The United States Geological Survey (USGS) states that the construction and operation of the pavements contribute significantly to the production of greenhouse gases. USGS estimates that about 460 million metric tons of crushed aggregate are used in the construction, maintenance and rehabilitation of the US pavement networks. The construction and maintenance help in serving over 5 trillion vehicle-kilometers per annum. About 83% of the carbon dioxide released in the United States results from the passenger and freight movements on roads. The emission, however, does not result from the road transport alone. Rather, it emanates from the materials that are used in constructing the pavements.
How embodied emissions, albedo, carbonation, and vehicle fuel consumption, reduce emissions
Embodied emissions result from the construction and manufacture of paving materials. They are the emissions embodied in the pavements when it starts its service life. They also comprise of the materials during the pavement maintenance operations. Some of the strategies that can be used to minimize these emissions include substitution of less emission intensive materials, use of fewer natural resources and the increased production efficiency.
Albedo strategies identify the segment of the incoming solar radiation that the pavement surface reflects. By increasing the albedo, it is possible to lower climatic impacts that are caused by direct radiative forcing and the urban heat island effect. Albedo in the concrete can further be enhanced using white cement, white aggregates and slag.
Carbonation is the chemical process in which carbon dioxide sequestered in the concrete through natural means. The carbonation in concrete pavement is low, usually penetrating just a few centimeters into the pavement. Eventually, a small fraction of carbon dioxide is released during the calcinations.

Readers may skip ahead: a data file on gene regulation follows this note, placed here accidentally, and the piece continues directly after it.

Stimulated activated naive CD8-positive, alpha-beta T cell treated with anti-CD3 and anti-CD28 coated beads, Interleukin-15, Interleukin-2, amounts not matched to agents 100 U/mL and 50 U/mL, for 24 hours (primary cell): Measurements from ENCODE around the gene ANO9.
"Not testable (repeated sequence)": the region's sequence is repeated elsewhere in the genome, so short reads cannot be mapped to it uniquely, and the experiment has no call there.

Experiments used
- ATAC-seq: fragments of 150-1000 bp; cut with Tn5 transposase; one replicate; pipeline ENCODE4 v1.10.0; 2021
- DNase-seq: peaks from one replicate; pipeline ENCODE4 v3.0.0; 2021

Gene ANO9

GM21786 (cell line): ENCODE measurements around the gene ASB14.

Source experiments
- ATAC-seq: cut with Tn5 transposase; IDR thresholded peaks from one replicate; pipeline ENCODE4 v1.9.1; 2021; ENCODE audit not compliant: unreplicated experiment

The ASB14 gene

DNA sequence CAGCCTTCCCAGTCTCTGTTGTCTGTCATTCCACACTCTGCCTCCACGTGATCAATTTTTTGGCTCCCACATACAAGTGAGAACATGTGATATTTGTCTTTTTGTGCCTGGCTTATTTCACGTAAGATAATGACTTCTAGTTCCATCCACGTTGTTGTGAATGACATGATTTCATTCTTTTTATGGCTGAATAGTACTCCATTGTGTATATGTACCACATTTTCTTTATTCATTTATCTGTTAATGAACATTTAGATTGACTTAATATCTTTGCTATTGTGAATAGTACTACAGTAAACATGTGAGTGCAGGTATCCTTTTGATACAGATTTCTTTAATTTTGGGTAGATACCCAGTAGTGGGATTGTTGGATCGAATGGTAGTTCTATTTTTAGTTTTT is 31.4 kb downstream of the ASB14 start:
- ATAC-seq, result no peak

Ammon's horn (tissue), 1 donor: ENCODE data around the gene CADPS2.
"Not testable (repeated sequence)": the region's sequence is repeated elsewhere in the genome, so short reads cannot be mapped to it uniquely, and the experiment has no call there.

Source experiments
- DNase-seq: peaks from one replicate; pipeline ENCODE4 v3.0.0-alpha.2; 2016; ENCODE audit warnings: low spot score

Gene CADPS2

Vehicle fuel consumption
The choice of pavement materials, design and maintenance techniques affect the vehicle fuel consumption. In turn, traffic delay that is caused by pavement construction activities and the pavement-vehicle interactions affect the emission of greenhouse gases emission. These processes are paramount and hence incorporated into the pavement life cycle. The use of pavement features that minimizes fuel usage can considerably reduce the emission of greenhouse gases that are related to the pavement life cycle.
The five greenhouse gas emissions strategies
Fly ash technique is used in the concrete industries as a supplementary cementitious material (SCM). The strategy suggests that the replacement of about 10% and 30% of the cement with fly ash results in the increased carbonation coefficient by about 5% and 10% respectively.
Both coarse and fine white aggregates used in pavement construction increases the pavement albedo. Consequently, the increased albedo increases radiative forcing, reduce lighting demand as well as the urban heat island effect.
The EOL technique suggests that by piling the concrete for one year before the actual construction of the pavements helps reduce the initial carbon dioxide from the carbonation process by about 28%.
The creation of smoother pavements in another technique that has been shown to lower vehicle fuel consumption. It has been demonstrated that, by reducing the roughness of the pavements of 4 meters per kilometer, the fuel consumption is decreased by about 2.8% for trucks and 4.2% for cars.
By limiting over designs on the pavements, the constructing materials are optimized hence, lowering the embodied emissions. The Mechanistic-Empirical Pavement Designs Guide can be used come up with the alternative design guides.
Best available technologies related to concrete paving
Cost-Effectiveness Analysis is a technological technique that is related to the concrete paving and which is related to the medicine and health disciplines. This technique assesses the possibility of various interventions applied in concrete paving to increase the quality of life. It also measures the possibility of reducing the cost of lowering GHG emission.
The Life Cycle Cost Analysis (LCCA)
LCCA uses a uses the transportation agency perspective on the cost abatement. DOTs currently use the LCCA approach during their decision-making process. It provides the economic impacts over the lifetime of the production strategy.
Santero, N., Loijos, A., & Ochsendorf, J. (2013). Greenhouse Gas Emissions Reduction Opportunities for Concrete Pavements. Journal Of Industrial Ecology, 17(6), 859-868. http://dx.doi.org/10.1111/jiec.12053
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